Antiretroviral pharmacology in seminal plasma (SP) and rectal tissue (RT) may provide insight into antiretroviral resistance and the prevention of sexual transmission of human immunodeficiency virus (HIV). Saliva may be of utility for noninvasively measuring adherence.
A pharmacokinetic study was performed in 12 HIV-negative men receiving maraviroc 300 mg twice daily for 8 days. Seven time-matched pairs of blood plasma (BP) and saliva samples were collected over 12 h on day 1 (PK1) and days 7 and 8 (PK2). One RT sample from each subject was collected during PK1 and PK2. Two SP samples were collected from each subject during PK1, and 6 SP samples were collected from each subject during PK2.
SP AUCs were ∼50% lower than BP. However, protein binding in SP ranged from 4% to 25%, resulting in protein-free concentrations >2-fold higher than BP. RT AUCs were 7.5- to 26-fold higher than BP. Maraviroc saliva AUCs were ∼70% lower than BP, but saliva concentrations correlated with BP (r(2) = 0.58).
More pharmacologically available maraviroc was found in SP than BP. High RT concentrations are promising for preventing rectal HIV acquisition. Saliva correlation with BP suggests that this may be useful for monitoring adherence.
Data provided are for informational purposes only. Although carefully collected, accuracy cannot be guaranteed. The impact factor represents a rough estimation of the journal's impact factor and does not reflect the actual current impact factor. Publisher conditions are provided by RoMEO. Differing provisions from the publisher's actual policy or licence agreement may be applicable.
"Unfortunately this biological matrix is infrequently used despite its potential usefulness. In recent times however, there has been increased interest in the use of this alternative matrix for drug treatment testing [12,13,19]. The need for the use of oral fluid in therapeutic monitoring of anti-malarial drugs in resource poor malaria endemic regions cannot be overemphasized. "
[Show abstract][Hide abstract] ABSTRACT: Mefloquine-artesunate is a formulation of artemisinin based combination therapy (ACT) recommended by the World Health Organization and historically the first ACT used clinically. The use of ACT demands constant monitoring of therapeutic efficacies and drug levels, in order to ensure that optimum drug exposure is achieved and detect reduced susceptibility to these drugs. Quantification of anti-malarial drugs in biological fluids other than blood would provide a more readily applicable method of therapeutic drug monitoring in developing endemic countries. Efforts in this study were devoted to the development of a simple, field applicable, non-invasive method for assay of mefloquine in saliva.
A high performance liquid chromatographic method with UV detection at 220 nm for assaying mefloquine in saliva was developed and validated by comparing mefloquine concentrations in saliva and plasma samples from four healthy volunteers who received single oral dose of mefloquine. Verapamil was used as internal standard. Chromatographic separation was achieved using a Hypersil ODS column.
Extraction recoveries of mefloquine in plasma or saliva were 76-86% or 83-93% respectively. Limit of quantification of mefloquine was 20 ng/ml. Agreement between salivary and plasma mefloquine concentrations was satisfactory (r = 0.88, p < 0.001). Saliva:plasma concentrations ratio was 0.42.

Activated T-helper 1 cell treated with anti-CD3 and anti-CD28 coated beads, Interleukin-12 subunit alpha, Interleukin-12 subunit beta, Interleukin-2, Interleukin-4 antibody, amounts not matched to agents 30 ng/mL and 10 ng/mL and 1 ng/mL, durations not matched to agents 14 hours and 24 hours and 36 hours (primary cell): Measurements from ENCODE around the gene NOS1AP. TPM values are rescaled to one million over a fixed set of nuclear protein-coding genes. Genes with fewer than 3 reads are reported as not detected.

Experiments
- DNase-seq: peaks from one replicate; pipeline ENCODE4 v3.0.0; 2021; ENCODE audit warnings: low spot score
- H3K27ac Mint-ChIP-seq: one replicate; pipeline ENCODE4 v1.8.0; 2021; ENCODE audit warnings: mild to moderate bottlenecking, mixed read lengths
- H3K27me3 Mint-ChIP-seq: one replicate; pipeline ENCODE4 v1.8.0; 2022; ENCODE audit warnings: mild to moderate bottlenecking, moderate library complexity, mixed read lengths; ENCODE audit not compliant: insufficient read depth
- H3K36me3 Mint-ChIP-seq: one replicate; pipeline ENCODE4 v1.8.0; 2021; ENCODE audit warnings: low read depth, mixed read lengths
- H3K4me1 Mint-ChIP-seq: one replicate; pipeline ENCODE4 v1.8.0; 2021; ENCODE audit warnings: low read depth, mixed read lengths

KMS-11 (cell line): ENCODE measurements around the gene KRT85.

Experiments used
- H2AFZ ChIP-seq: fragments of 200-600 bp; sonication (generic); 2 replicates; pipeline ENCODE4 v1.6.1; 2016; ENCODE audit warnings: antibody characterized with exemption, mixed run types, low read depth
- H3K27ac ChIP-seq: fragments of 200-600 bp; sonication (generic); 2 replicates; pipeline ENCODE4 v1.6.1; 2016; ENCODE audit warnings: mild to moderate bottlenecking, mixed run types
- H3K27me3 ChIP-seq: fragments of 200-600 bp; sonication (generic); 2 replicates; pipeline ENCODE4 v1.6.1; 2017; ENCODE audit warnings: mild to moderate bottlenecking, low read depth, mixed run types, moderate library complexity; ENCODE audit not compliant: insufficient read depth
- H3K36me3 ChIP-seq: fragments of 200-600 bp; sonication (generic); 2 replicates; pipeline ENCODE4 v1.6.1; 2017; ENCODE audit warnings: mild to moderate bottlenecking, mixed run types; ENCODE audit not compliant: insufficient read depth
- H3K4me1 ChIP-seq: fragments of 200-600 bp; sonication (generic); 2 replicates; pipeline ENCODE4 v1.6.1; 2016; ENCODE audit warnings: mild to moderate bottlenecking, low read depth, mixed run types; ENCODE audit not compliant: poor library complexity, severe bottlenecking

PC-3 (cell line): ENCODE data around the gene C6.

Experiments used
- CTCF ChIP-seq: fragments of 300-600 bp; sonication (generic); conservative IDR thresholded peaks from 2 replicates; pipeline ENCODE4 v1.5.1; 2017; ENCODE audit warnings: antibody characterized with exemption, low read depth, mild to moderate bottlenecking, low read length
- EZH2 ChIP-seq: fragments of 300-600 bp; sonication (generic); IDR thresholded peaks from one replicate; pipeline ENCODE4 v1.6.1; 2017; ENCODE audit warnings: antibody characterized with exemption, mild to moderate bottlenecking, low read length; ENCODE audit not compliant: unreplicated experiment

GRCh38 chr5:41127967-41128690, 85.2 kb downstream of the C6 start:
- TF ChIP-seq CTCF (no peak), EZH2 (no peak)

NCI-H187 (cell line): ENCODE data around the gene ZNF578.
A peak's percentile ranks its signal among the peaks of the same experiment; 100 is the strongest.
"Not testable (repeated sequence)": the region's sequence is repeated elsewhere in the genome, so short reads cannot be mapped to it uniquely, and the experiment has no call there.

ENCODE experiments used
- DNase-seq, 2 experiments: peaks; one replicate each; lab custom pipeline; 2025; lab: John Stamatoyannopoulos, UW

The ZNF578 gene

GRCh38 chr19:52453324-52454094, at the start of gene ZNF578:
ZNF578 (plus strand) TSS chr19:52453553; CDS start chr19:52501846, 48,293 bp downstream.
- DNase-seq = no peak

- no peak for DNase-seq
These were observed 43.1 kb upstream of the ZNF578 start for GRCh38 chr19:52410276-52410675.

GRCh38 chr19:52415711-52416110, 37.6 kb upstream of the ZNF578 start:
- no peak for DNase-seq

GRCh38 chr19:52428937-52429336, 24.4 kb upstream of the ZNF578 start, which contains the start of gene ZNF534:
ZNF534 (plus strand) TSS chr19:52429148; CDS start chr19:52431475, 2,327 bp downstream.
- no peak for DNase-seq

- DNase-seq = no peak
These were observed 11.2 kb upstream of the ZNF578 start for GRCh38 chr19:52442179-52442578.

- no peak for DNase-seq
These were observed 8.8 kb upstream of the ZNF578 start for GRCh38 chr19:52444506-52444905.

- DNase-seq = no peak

Disposition of mefloquine in saliva paralleled that in plasma, making salivary quantification of mefloquine potentially useful in therapeutic drug monitoring.
[Show abstract][Hide abstract] ABSTRACT: To prevent acquisition of HIV through oral sex, drugs used for preexposure prophylaxis (Prep) need to diffuse in saliva. We measured tenofovir (TFV) and emtricitabine (FTC) concentrations simultaneously in the plasma and saliva of 41 HIV-infected patients under stable antiretroviral treatment. Mean ratios of saliva/plasma concentration were 3% (±4%) and 86.9% (±124%) for TFV and FTC, respectively. Tenofovir disoproxil fumarate (TDF) should be used in combination with FTC to prevent oral acquisition of HIV.
[Show abstract][Hide abstract] ABSTRACT: INTRODUCTION: Maraviroc is the only C-chemokine receptor 5 (CCR5) antagonist approved for the treatment of infection with HIV. This article reviews the safety and efficacy of maraviroc in the treatment of HIV infection. AREAS COVERED: The PubMed database was searched using the keywords 'maraviroc' and 'HIV'. In addition, conference proceedings from CROI, IAS and EACS meetings were searched for maraviroc clinical trials. The PubMed search revealed one Phase IIb - III clinical trial in treatment-naive HIV(+) patients (MERIT) and three Phase IIb - III randomized clinical trials (RCTs) in treatment-experienced patients (MOTIVATE 1 and 2, A4001029). All RCTs showed an excellent safety profile for maraviroc in the treatment of HIV-1 infection. However, long-term (> 3 years) safety data generated on maraviroc therapy are still scarce. Based on the findings from RCTs so far, no relevant toxicities and co-morbidities such as coronary heart disease or hepatotoxicity have been described. The overall CD4(+) cell count increase resulting from a maraviroc-containing regimen appears to be higher than those seen with other antiretroviral regimens. However, the significance remains controversial. To date, maraviroc has shown a potent and durable virological efficacy profile for the treatment of HIV-1 infection. The only use of maraviroc depends on pretreatment testing for CCR5 tropism. EXPERT OPINION: Maraviroc is a generally safe and well-tolerated medication for the treatment of HIV-1 infection with a unique mechanism of action. Long-term (i.e., > 5 years) risks are not known and have to be carefully monitored.
Expert Opinion on Drug Safety 11/2011; 11(1):161-74. DOI:10.1517/14740338.2012.640670 · 2.91 Impact Factor